Merlin Mann’s “Inbox Zero” really helped me process my email.  You’ll notice he based a lot of his principles on David Allen’s Getting to Done. He’s a bit of a smart-ass but I do think his advice is sound.

3. Prioritize & Plan – “First Things First”

This habit is so important that I wrote a separate post for it.  We need to determine our most important tasks (MITs) for each day and get them done as soon as possible.  I try to have no more than 3 MITs per day.  This is my equivalent to a “to do list.”

I’ve found that long lists distract and overwhelm.  Having a 3 item (maximum!) list simplifies things and keeps me focused.

4. Do – “Do One Thing at a Time”

Naturally, this is the hardest habit to master: getting the work done.  Some techniques that have helped me get into the zone are attention dashes, setting time limits and creating environments conducive to singular focus (i.e. no internet, working outside home).  I’ve written a series of posts on managing attention and energy here.

5. Review – “See the Big Picture”

David Allen suggests reviewing your goals, lists and calendar weekly.  This is a Quadrant II task that I try to do on a weekly basis, or at the very least, once per month.

My review involves asking the following questions:

–  Did I accomplish my MITs?
–  Who did I spend time with? (I’ve realized who I spend time with massively affects my outlook and happiness)
–  What 20% of sources led to 80% of my desired outcomes and happiness? Do more of these.
–  What 20% of sources led to 80% of undesired outcomes and unhappiness? Do less of these.
–  What are your upcoming MITs?

Nevertheless, stepping back from the day-to-day and reviewing is critical for seeing the big picture and staying on track.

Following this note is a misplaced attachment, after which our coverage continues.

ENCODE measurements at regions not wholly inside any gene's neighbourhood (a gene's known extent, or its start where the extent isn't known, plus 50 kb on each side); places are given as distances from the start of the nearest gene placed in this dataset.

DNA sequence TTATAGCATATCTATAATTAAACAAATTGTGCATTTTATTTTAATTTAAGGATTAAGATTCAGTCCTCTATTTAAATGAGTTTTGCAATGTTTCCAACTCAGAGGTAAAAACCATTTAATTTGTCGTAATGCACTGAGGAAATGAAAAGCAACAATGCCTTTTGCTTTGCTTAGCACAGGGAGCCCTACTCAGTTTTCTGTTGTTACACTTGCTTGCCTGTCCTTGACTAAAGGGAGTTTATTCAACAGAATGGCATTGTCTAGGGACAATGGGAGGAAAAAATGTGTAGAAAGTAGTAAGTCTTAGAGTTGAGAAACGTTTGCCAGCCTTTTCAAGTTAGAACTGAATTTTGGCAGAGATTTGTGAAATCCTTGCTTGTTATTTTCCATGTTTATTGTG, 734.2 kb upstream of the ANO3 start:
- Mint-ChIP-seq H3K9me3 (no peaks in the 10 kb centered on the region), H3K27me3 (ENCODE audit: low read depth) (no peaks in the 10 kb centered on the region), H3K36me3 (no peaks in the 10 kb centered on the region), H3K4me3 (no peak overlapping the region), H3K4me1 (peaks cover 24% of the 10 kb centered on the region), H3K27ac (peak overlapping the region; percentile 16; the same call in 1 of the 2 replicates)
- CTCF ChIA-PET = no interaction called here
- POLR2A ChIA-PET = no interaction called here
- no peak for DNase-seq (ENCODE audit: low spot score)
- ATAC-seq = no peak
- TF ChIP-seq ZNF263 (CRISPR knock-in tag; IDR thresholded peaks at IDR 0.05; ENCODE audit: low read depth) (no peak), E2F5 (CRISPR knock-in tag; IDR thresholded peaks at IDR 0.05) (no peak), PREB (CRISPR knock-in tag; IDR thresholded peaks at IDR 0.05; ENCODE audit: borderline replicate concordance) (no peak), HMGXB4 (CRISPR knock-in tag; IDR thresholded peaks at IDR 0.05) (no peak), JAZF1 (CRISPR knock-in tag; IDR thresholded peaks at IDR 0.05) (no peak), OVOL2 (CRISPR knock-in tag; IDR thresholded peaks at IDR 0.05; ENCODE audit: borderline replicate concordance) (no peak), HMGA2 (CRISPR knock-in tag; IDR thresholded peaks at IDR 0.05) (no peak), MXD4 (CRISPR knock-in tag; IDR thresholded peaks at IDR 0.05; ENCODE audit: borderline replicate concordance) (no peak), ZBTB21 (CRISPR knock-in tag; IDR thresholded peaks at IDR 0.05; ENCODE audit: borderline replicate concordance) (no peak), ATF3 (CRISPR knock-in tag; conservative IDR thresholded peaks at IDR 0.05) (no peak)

I encourage you all to read Getting to Done and Zen to Done and reflect on how you can improve how you manage your workflow.

What system(s) do you use to stay organized?  Please share below.

Reading List:

David Allen, Getting Things Done
Leo Babuta, Zen to Done
Merlin Mann, Inbox Zero

Categories
First Things First Impact Managing You Upstartist MBA

Do First Things First

“Effective executives do first things first and they do one thing at a time.”

– Peter Drucker

We all know we need to prioritize to be effective.  Yet if you’re like me, you still end up wasting obscene amounts of time on unproductive activities.  These frameworks have helped me stay focused on my most important tasks.

1. Do an 80/20 analysis.  Based on the work of Wilfred Pareto, an Italian economist, who found that 80% of wealth is produced by 20% of the population, this 80% output / 20% input distribution has been proven to coincide with other social, scientific and geophysical phenomena.  What 20% of sources are resulting in 80% of your desired outcomes and happiness?   Variants of this question that might be more useful to you:

If this is the only thing I accomplish today, will I be satisfied with my day?

If you had a heart attack and had to work 2 hours per day what would you do?

2. Prioritize your important, non-urgent activities.  Categorize your to-do list into 4 quadrants:

Quadrant 1. Urgent, Important
Quadrant 2. Non-urgent, Important
Quadrant 3. Urgent, Not important
Quadrant 4. Non-urgent, Non-important

Urgent tasks are visible, press on us, insist on us.  Important tasks deal with results, high priority goals, our mission and values.

To be effective we need to take care of Quadrant 1 tasks but then determinedly spend time in Quadrant 2, or on non-urgent, important projects.  By prioritizing Quadrant 2, we proactively pursue mission critical projects.   As a result, we’ll spend less time in Quadrant I putting out fires and reacting to problems.  Are you writing the script (Quadrant 2) or are you living someone else’s (Quadrant 1,3,4)?  If you have trouble determining your Quadrant 2 tasks, ask yourself “If you were to do one thing that you know would have enormous positive effects on the results, what would it be?”   If you feel stuck in Quadrant 1 or 3 (urgent activities), ask “What can I do to prevent this activity from recurring or from it having such urgency?”